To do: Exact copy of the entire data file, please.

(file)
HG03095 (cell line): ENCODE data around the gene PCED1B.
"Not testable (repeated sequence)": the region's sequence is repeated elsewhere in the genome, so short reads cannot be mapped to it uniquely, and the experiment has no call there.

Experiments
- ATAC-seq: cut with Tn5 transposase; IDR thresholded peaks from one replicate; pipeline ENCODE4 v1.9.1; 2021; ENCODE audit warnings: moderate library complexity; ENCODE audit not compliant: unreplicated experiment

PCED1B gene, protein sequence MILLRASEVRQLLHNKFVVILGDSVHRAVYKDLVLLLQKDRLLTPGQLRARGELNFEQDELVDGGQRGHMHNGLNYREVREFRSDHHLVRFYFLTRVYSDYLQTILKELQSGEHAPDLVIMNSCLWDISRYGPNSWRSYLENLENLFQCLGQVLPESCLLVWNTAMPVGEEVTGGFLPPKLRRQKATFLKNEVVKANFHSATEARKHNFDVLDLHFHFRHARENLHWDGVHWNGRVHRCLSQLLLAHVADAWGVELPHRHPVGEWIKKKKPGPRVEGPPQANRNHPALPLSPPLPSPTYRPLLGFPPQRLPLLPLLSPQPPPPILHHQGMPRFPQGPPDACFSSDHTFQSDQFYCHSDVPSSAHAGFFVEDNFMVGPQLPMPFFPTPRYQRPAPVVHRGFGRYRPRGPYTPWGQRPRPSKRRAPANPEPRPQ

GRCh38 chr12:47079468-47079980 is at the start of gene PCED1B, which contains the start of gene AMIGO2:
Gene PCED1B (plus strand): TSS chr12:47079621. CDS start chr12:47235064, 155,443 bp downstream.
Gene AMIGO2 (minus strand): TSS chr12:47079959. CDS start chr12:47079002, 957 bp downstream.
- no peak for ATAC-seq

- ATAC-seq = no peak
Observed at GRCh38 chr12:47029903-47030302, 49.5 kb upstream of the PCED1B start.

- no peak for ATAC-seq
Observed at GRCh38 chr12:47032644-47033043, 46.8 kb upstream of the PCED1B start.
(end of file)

HG03095 (cell line): ENCODE data around the gene PCED1B.
"Not testable (repeated sequence)": the region's sequence is repeated elsewhere in the genome, so short reads cannot be mapped to it uniquely, and the experiment has no call there.

Experiments
- ATAC-seq: cut with Tn5 transposase; IDR thresholded peaks from one replicate; pipeline ENCODE4 v1.9.1; 2021; ENCODE audit warnings: moderate library complexity; ENCODE audit not compliant: unreplicated experiment

PCED1B gene, protein sequence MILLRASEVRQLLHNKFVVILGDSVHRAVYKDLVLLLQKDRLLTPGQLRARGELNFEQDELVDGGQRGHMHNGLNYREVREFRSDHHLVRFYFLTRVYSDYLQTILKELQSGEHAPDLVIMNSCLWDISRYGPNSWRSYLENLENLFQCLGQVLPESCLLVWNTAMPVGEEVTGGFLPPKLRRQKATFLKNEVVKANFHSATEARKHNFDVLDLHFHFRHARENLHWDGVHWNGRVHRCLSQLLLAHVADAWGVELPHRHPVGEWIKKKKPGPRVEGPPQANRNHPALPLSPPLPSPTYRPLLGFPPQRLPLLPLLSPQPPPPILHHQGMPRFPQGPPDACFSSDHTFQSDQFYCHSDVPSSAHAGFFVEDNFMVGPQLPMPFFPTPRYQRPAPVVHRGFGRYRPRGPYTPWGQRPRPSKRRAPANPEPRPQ

GRCh38 chr12:47079468-47079980 is at the start of gene PCED1B, which contains the start of gene AMIGO2:
Gene PCED1B (plus strand): TSS chr12:47079621. CDS start chr12:47235064, 155,443 bp downstream.
Gene AMIGO2 (minus strand): TSS chr12:47079959. CDS start chr12:47079002, 957 bp downstream.
- no peak for ATAC-seq

- ATAC-seq = no peak
Observed at GRCh38 chr12:47029903-47030302, 49.5 kb upstream of the PCED1B start.

- no peak for ATAC-seq
Observed at GRCh38 chr12:47032644-47033043, 46.8 kb upstream of the PCED1B start.